Image Source: qaranimo.com

This picture that you see is showing the Shabeele river refilling after it dried up recently.  The Somalis had a big discussion concerning the drying river. Some blamed Ethiopia building a big Dam to deviate the water stream from the river. Some even went further saying that it was one of the Ethiopian conspiracies to cause drought and lack of water in Somalia as millions of Somali livestock owners and farmers depend on the river to survive. Is it true that Ethiopia has done that on purpose?

One could expect anything from Ethiopia when it comes to Somalia. The past experiences are not good so the Somalis do not have high expectations from the Ethiopian regime. The civil society is different and you could see varying opinions from the Ethiopian civilians in regard of Somalia and the Somalis. The Menelik’s greed to colonize other Africans (That was expressed in the letter he wrote to the Berlin conference where Europeans were planning to divide Africa among them) by asking the Europeans to give his part of the continent to colonize, the 1977 war, and the Ethiopian invasion of Somalia in 2006 motivated by the United States where later Meles admitted defeat and exhaustion of his troops, and Ethiopian army’s coming back to Somalia with a different face posing as AMISOM troops resulted the Somalis’ lack of trust in Ethiopian regime even if it would have good intentions. This resulted the believe that Ethiopia built a dam to strangle the water source from millions of Somalis. Yet, there may be other explanations to the problem.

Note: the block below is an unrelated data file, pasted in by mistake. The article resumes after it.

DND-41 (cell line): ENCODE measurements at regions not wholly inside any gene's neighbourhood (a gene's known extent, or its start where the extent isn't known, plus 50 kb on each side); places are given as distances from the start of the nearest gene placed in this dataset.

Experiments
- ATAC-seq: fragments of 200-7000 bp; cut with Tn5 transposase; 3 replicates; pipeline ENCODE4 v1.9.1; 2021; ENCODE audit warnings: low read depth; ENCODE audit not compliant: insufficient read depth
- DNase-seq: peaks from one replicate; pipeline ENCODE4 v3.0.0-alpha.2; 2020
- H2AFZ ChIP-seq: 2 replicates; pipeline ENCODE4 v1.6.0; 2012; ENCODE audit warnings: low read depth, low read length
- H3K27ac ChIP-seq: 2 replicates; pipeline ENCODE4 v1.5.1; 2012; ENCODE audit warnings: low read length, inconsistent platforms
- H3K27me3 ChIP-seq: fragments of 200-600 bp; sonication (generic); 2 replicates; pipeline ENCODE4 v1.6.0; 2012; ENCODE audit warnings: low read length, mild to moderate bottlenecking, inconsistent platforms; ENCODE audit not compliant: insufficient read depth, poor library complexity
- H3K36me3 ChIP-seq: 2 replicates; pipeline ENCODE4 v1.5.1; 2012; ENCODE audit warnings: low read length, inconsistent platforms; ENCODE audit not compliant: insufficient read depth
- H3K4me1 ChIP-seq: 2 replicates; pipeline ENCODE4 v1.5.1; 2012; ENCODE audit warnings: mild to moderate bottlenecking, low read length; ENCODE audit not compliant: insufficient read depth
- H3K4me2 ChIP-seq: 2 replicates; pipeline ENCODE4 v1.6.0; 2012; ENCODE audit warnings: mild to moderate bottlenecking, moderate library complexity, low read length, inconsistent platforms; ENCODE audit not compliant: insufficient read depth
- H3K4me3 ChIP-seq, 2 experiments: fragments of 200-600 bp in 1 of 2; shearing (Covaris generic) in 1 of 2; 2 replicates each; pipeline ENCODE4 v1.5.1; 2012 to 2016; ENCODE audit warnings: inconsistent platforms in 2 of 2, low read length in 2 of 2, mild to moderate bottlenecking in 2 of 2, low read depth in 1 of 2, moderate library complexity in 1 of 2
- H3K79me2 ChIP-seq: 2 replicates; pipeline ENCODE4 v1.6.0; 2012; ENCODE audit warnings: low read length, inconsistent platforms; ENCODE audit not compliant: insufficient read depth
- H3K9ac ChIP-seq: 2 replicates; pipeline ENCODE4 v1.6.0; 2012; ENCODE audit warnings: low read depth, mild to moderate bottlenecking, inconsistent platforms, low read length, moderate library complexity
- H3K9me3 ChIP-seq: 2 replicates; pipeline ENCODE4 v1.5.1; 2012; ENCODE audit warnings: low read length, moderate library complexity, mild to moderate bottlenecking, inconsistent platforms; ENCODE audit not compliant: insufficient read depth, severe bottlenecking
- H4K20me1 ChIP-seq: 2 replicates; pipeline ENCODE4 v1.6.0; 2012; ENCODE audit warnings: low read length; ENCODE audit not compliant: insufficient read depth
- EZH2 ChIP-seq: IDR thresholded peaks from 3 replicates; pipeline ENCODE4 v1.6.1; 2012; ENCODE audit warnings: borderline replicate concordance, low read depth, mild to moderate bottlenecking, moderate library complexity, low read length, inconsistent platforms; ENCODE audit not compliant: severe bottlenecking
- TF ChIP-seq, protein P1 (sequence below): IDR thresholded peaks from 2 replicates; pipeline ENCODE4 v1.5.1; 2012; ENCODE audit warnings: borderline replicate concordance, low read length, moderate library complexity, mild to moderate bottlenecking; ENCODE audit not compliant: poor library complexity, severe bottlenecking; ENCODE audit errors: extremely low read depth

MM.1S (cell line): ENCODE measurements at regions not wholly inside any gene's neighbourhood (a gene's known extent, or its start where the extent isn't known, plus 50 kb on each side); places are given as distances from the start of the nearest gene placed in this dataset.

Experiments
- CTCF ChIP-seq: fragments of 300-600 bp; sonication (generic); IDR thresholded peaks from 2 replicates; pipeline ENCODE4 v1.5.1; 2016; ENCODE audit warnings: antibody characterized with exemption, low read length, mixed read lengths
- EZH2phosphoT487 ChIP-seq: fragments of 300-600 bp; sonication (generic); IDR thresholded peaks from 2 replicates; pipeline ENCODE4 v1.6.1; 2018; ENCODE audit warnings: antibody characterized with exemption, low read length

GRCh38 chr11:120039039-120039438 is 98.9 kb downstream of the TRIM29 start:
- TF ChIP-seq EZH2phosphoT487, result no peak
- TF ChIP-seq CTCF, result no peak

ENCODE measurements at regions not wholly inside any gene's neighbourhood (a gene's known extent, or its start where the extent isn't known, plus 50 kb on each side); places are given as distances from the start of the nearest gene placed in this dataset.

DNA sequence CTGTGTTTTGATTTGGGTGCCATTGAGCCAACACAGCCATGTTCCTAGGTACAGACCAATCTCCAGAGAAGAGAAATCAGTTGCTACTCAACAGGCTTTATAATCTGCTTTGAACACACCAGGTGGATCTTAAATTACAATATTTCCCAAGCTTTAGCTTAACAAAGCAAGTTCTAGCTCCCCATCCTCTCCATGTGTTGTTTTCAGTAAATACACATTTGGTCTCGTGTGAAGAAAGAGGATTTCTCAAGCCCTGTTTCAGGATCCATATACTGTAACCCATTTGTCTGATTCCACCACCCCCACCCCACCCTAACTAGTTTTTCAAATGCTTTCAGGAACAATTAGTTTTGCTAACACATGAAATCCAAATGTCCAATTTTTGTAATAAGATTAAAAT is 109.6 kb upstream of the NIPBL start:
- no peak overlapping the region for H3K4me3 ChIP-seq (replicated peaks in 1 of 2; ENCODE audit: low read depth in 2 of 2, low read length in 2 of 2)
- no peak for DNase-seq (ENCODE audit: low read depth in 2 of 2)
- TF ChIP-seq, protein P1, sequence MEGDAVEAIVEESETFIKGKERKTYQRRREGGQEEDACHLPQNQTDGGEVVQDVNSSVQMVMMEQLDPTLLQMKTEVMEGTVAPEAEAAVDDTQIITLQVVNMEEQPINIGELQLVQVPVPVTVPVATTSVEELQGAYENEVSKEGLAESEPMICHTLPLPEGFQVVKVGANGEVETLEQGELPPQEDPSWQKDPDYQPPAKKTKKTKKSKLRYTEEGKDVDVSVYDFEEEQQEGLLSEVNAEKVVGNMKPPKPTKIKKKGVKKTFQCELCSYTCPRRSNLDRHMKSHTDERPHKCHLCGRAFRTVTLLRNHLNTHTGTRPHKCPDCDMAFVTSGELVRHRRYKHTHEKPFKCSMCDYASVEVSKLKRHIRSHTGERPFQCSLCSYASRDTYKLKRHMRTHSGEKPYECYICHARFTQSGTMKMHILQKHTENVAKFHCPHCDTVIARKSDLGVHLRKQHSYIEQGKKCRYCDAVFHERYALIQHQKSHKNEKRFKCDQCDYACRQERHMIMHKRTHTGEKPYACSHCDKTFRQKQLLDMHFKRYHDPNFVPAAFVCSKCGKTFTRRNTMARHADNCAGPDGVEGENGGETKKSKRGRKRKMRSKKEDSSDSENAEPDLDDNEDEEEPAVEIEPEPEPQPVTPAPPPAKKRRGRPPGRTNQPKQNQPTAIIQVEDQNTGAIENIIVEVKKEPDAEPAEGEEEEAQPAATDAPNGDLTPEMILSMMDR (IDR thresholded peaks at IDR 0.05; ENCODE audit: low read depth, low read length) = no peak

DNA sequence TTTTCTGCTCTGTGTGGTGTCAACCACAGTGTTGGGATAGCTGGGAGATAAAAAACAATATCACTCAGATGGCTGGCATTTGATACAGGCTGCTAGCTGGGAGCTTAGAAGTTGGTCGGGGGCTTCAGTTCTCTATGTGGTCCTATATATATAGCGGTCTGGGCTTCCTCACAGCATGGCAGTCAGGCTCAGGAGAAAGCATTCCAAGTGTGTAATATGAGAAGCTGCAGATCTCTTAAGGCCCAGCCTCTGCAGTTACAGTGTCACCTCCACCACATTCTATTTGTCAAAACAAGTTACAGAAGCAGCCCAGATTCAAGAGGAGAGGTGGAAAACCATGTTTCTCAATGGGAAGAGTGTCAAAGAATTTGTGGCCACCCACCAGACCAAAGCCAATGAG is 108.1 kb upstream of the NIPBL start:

Ethiopia itself was facing a terrible drought that resulted the outcry of the world. Many Ethiopians were facing hunger and lack of water as the wells dried up. The UNHCR  was making announcements asking for help to assist those in dire need for food and water in Ethiopia. We have seen a few videos filmed in Ethiopia showing how dramatic the situation is there. Because of the drought that affected the Ethiopian high land and the lack of rain on those mountains that supply the river, it may have had dried up. But, in reality, who needs to build a dam?

I think it is us, the Somalis, who need to build a dam to decrease the flooding that cause the loss of lives and finance. I know that we can’t afford modern dam building as we don’t have the technology and the finance but several small dams built by the locals can save the lives, finance and lost water that could be used when in need. I am very sure that if the local people unite work together they can make the difference in building local dams. There needs to be precaution in case dams are built.

When dams are built, there should be walls built around them and gates closed to protect the children and the animals to fall or go into the dam. Of course, it will need a planning, financing, and organizing the work but I am sure that the locals can do it if they get some expertise from local engineers. Imagine building 5 to 10 dams between Buulaburte and Janaale-Buulomareerto area, which is close to where the Shabeele river streams into the Indian Ocean. This would help to reserve water for the nomads, the farmers to irrigate in times of need,  and also decrease the flooding of the river.

In conclusion, the Shabeele river is a very important source of water to both the urban and rural areas of three regions in Somalia. Hiiraan, Shabeelada dhexe, and the Shabeelada Hoose regions benefit from the Shabeele river in many ways. The dry up of the river was given different interpretations by the Somalis including  a believe that Ethiopia had built a dam to cut water from Somalia. It is important in this case to also consider the possibility that the drought the hit Ethiopia might have dried up the river. If one needs to build a dam, it should be the Somalis to decrease the damage caused by flooding of the river every year and also to decrease the waste of usable water that streams into the see.

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